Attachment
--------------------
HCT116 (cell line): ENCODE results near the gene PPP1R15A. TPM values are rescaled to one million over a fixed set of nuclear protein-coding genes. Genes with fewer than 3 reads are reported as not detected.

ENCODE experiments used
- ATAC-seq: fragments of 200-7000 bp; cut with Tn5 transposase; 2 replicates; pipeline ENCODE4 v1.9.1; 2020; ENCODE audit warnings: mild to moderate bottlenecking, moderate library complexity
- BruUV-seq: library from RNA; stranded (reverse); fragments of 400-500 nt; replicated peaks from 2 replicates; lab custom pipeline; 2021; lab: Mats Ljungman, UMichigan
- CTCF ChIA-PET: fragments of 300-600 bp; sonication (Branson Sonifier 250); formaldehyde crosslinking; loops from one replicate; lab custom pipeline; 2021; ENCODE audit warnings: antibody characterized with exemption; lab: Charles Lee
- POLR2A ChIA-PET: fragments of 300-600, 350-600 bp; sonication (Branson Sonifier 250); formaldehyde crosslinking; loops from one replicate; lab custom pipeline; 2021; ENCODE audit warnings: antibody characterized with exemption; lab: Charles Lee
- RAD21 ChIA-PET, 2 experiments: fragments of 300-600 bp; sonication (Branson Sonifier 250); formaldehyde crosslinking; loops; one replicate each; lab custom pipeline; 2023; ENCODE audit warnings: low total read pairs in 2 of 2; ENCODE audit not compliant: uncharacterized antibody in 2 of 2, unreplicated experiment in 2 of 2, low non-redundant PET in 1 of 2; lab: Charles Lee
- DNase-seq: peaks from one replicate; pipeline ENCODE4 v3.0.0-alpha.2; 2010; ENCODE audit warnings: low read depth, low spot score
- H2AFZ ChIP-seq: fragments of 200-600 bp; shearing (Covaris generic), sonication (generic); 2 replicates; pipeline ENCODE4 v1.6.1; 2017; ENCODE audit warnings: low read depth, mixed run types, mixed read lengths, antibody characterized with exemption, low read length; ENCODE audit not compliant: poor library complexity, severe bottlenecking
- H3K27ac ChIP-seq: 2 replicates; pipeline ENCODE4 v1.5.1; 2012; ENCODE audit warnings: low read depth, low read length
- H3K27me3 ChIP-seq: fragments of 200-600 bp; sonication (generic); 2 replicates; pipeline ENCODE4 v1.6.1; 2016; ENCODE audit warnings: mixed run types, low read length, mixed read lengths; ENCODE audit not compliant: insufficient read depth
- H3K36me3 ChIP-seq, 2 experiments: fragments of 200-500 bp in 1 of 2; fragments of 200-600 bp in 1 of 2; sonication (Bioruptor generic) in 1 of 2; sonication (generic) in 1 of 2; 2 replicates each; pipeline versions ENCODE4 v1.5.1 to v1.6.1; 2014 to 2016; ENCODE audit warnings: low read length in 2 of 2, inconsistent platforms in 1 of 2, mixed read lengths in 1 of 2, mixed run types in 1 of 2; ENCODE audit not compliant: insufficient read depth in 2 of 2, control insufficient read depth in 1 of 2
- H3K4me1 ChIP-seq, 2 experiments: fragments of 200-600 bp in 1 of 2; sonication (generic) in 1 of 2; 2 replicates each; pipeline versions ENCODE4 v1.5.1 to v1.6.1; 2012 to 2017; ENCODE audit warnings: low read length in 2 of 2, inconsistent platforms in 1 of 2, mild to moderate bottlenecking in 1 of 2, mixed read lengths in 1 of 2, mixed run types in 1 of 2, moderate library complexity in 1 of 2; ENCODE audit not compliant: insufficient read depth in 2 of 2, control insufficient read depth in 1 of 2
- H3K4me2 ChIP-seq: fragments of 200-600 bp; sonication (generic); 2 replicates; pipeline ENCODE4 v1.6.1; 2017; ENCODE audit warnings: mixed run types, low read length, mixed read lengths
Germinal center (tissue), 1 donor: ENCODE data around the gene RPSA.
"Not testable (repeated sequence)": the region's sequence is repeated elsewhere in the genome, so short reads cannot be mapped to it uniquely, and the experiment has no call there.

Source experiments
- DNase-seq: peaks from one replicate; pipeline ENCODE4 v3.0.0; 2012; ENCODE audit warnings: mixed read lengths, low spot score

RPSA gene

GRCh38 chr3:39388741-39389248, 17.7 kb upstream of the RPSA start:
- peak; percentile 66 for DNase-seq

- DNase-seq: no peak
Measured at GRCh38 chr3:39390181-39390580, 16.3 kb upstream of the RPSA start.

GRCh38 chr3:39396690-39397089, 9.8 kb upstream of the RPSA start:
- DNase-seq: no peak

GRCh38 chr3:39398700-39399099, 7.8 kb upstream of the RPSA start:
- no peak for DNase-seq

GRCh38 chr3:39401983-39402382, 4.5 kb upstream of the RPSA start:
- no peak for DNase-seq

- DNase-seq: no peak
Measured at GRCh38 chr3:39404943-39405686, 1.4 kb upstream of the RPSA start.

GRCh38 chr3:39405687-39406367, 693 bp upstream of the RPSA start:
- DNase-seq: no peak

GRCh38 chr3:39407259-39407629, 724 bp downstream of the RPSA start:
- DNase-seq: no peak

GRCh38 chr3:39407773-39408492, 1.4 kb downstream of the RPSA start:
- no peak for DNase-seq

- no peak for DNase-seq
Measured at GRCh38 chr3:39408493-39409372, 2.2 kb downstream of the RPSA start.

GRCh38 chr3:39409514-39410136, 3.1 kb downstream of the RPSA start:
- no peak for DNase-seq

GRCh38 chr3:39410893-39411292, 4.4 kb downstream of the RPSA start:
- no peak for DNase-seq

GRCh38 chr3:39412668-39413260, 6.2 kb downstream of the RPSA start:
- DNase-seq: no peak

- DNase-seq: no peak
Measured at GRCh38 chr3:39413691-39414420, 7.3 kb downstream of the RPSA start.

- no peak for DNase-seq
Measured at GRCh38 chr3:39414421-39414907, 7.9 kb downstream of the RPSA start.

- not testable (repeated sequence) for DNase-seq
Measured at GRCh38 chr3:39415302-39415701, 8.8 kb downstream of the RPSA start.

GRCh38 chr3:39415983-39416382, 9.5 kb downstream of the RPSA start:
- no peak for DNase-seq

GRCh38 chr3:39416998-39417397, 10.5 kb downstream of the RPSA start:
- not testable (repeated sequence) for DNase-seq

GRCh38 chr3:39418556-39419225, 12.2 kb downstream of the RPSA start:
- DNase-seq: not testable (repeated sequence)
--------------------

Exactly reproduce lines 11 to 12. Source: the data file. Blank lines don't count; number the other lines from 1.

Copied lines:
- H3K27me3 ChIP-seq: fragments of 200-600 bp; sonication (generic); 2 replicates; pipeline ENCODE4 v1.6.1; 2016; ENCODE audit warnings: mixed run types, low read length, mixed read lengths; ENCODE audit not compliant: insufficient read depth
- H3K36me3 ChIP-seq, 2 experiments: fragments of 200-500 bp in 1 of 2; fragments of 200-600 bp in 1 of 2; sonication (Bioruptor generic) in 1 of 2; sonication (generic) in 1 of 2; 2 replicates each; pipeline versions ENCODE4 v1.5.1 to v1.6.1; 2014 to 2016; ENCODE audit warnings: low read length in 2 of 2, inconsistent platforms in 1 of 2, mixed read lengths in 1 of 2, mixed run types in 1 of 2; ENCODE audit not compliant: insufficient read depth in 2 of 2, control insufficient read depth in 1 of 2